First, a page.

Dr. Mitra Kalelkar, Cook County Medical Examiner, testified that an internal examination of the victim disclosed that he had suffered blunt trauma about the head. Due to this trauma, the victim developed cortical contusions on the left side of his brain. The cause of death, however, was a massive pulmonary embolism complicated by craniocerebral injuries. The embolism was caused by the sluggish circulation of blood in the victim's system.
Judith Dincher, a registered nurse, testified on the defendant's behalf. She stated that certain medications or immobility can cause blood clots to form. Dincher described a pulmonary embolism as a classic complication of immobility. Patients such as the victim require frequent change of position to improve circulation. If the victim did not receive this care, it is possible that blood clots could have formed. The proper level of nursing care can reduce the likelihood that clotting will occur. Clotting is not inevitable, however, simply because a patient is immobile.
After reviewing the evidence, the court found the defendant guilty of reckless homicide. The court sentenced the defendant to a one-year prison term. Defendant appeals.
Defendant first contends that the evidence failed to establish his guilt beyond a reasonable doubt because there is no evidence that he drove his vehicle in a reckless manner and because the victim's death was the result of an intervening cause.
• 1 A person commits reckless homicide if, while driving a motor vehicle, he unintentionally kills an individual and the acts which caused the death are performed recklessly so as to create a likelihood of death or great bodily harm to some person. (Ill. Rev. Stat. 1981, ch. 38, par. 9-3(a).) A person acts recklessly in this regard when he consciously disregards a substantial and unjustifiable risk that his acts are such as are likely to cause death or great bodily harm to some individual and where such disregard constitutes a gross deviation from the standard of care which a reasonable person would exercise in such a situation. (People v. Bonzi (1978), 65 Ill. App.3d 927, 931, 382 N.E.2d 1300.) The mental state of recklessness is to be inferred from all of the facts and circumstances in the record and whether the given conduct is reckless is a fact question for the trier of fact to decide. People v. Hawn (1981), 99 Ill. App.3d 334, 338, 425 N.E.2d 1024.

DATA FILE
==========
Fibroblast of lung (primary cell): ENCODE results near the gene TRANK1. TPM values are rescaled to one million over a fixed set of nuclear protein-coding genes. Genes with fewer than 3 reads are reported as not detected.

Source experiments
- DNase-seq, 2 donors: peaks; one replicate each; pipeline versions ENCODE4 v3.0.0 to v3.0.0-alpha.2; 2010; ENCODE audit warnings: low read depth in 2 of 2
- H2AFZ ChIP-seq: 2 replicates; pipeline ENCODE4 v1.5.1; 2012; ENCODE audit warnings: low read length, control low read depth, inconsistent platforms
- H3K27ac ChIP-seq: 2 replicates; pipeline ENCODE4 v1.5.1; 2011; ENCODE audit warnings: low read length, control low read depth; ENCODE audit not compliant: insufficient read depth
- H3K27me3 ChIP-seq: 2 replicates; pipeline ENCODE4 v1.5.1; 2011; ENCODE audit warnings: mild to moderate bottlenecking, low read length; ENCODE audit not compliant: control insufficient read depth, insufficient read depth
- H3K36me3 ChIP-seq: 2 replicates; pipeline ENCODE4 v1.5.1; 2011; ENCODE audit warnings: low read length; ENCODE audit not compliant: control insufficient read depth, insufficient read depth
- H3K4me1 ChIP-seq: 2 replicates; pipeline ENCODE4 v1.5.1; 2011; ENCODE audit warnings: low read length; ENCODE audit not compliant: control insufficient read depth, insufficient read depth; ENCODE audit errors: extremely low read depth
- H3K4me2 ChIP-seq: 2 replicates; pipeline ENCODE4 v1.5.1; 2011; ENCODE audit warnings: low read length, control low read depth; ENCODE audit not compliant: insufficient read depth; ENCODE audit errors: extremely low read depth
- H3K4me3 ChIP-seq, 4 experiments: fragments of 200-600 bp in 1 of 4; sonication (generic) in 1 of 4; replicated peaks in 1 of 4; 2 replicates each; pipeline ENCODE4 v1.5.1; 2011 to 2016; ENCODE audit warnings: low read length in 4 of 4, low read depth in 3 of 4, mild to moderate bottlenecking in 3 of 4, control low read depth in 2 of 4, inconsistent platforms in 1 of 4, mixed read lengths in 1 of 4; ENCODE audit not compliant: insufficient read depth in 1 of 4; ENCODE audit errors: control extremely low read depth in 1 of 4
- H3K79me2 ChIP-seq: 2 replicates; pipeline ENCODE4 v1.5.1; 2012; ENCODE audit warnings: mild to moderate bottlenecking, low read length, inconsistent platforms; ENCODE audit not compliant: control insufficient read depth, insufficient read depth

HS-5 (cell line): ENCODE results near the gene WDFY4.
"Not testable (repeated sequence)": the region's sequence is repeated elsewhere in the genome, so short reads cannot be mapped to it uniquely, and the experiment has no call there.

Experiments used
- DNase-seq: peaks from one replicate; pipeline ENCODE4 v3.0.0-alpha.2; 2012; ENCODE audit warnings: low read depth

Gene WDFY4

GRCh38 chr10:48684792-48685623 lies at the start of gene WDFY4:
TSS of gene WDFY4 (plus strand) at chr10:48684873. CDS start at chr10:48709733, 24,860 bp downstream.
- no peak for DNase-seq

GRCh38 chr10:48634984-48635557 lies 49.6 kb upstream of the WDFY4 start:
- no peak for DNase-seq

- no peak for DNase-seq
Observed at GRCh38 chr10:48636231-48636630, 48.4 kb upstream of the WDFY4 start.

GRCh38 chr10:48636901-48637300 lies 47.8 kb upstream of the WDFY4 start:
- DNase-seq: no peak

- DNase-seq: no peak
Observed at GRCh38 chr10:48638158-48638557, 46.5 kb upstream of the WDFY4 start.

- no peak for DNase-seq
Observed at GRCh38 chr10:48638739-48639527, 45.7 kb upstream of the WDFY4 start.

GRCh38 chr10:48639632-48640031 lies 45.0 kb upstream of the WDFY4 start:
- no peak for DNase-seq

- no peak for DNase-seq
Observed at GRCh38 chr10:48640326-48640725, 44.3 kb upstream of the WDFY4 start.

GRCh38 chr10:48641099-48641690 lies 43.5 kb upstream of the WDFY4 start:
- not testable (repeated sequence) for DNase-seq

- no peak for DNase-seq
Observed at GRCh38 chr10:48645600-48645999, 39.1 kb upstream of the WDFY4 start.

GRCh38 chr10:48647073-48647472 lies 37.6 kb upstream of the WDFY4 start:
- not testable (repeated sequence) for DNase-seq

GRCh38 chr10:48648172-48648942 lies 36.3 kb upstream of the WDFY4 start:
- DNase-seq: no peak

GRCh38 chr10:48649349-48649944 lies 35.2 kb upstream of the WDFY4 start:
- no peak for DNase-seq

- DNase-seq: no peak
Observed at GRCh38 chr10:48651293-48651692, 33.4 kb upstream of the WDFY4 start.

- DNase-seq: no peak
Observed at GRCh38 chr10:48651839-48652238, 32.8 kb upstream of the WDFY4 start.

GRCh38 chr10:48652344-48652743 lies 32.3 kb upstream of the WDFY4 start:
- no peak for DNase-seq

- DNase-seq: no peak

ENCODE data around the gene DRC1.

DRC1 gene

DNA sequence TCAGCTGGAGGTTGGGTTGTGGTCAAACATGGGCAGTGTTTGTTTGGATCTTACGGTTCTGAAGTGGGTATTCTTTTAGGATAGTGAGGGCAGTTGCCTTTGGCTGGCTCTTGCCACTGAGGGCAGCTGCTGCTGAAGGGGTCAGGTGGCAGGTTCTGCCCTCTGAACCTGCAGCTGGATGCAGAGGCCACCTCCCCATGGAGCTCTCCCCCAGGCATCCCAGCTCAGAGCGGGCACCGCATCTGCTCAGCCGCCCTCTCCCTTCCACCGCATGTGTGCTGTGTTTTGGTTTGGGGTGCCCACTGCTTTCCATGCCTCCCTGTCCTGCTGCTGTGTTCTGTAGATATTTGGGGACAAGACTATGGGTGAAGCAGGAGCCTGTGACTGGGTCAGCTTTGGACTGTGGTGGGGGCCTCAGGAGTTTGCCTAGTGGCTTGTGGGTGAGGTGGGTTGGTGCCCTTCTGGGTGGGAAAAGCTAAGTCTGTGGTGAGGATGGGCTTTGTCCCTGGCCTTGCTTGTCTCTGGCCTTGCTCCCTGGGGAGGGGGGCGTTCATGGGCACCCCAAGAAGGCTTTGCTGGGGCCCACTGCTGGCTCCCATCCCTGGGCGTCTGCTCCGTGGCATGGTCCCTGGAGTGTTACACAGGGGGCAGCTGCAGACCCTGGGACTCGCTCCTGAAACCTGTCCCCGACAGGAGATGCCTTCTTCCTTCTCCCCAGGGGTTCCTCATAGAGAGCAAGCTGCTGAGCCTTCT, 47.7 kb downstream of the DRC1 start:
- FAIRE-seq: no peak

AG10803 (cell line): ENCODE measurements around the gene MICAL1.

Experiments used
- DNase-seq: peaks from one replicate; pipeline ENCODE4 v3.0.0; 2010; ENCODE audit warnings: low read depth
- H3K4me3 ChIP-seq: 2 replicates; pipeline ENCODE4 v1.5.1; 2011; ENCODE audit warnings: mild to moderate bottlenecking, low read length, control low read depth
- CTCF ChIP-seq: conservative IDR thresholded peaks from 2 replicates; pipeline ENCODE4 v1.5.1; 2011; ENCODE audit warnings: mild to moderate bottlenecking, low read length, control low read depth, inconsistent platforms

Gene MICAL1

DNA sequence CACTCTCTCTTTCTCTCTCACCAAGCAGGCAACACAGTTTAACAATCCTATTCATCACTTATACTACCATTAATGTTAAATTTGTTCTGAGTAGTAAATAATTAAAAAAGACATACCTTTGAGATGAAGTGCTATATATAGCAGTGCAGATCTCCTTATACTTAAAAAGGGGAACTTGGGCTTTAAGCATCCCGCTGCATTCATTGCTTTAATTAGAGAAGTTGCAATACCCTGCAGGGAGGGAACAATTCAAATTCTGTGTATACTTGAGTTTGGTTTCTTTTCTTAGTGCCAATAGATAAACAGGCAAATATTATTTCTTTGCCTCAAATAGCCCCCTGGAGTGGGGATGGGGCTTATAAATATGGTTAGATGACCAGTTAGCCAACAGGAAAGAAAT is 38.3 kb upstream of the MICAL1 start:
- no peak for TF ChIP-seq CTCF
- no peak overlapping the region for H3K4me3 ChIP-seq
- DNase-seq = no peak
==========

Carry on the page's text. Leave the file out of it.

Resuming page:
It is the defendant's position that the evidence failed to prove that he drove his vehicle in a reckless manner because there was no evidence that the vehicle which Officer Dembek was pursuing was the defendant's vehicle. We disagree. Defendant stated that the vehicle he was driving was traveling the same route at approximately the same time as the vehicle Dembek was pursuing. Dembek observed that the vehicle he was following was full-sized and had square taillights, the same as the defendant's vehicle. The accident site was only a short distance from the point where Dembek lost sight of the vehicle. After first passing the site, only a minute and a half passed until he returned to the site. No other vehicles were in the area at the time. In weighing the evidence, the trier of fact is not required to disregard the natural inferences that flow normally from the evidence. (People v. Bell (1981), 96 Ill. App.3d 857, 864, 421 N.E.2d 1351.) We will not substitute our judgment for that of the trial court on questions involving evidentiary inferences, for the law commits to the trier of fact the determination of these questions. (People v. Akis (1976), 63 Ill.2d 296, 298, 347 N.E.2d 733.) We find that this evidence established that the vehicle Dembek was pursuing was the defendant's vehicle.